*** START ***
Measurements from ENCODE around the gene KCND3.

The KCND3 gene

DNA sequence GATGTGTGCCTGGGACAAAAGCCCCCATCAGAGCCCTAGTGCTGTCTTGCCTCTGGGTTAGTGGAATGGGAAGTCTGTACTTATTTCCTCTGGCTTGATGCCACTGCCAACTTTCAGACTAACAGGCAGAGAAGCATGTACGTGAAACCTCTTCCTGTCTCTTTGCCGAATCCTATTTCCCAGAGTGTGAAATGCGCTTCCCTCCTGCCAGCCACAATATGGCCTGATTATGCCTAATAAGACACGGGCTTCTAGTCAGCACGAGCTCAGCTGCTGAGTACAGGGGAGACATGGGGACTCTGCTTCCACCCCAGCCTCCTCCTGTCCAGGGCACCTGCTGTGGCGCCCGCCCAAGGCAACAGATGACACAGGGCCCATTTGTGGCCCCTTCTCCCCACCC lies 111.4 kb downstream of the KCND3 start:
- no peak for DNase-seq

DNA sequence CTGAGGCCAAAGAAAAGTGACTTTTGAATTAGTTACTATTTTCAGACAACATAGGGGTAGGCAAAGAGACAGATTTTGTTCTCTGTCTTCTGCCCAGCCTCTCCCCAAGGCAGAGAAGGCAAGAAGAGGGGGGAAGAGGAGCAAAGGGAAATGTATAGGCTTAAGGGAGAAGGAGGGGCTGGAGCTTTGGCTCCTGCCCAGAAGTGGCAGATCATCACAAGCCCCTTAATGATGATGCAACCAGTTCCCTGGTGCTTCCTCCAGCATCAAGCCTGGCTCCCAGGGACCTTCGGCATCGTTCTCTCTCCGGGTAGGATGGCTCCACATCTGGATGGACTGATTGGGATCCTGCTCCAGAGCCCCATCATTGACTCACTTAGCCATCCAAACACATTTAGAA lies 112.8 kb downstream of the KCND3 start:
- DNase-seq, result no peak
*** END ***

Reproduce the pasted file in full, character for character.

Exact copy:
Measurements from ENCODE around the gene KCND3.

The KCND3 gene

DNA sequence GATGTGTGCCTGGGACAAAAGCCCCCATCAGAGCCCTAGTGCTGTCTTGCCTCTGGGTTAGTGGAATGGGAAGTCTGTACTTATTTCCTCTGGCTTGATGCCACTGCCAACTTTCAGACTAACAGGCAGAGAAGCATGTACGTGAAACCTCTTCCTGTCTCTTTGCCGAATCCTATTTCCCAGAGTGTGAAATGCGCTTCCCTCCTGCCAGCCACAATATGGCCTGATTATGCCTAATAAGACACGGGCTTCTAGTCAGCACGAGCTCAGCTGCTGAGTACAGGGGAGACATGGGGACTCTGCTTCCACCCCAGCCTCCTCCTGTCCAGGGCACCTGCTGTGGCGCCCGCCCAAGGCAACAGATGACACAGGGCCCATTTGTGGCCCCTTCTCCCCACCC lies 111.4 kb downstream of the KCND3 start:
- no peak for DNase-seq

DNA sequence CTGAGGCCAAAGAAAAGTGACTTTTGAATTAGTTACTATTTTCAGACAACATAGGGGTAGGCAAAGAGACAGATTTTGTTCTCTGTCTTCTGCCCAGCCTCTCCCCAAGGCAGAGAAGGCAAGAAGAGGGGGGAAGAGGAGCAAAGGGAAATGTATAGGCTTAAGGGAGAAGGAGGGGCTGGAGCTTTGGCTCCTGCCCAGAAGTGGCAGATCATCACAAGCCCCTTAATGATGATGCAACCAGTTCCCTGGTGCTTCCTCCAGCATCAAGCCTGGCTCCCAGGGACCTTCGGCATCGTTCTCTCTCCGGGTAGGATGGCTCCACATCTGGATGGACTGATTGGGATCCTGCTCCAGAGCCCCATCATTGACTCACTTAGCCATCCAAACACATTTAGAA lies 112.8 kb downstream of the KCND3 start:
- DNase-seq, result no peak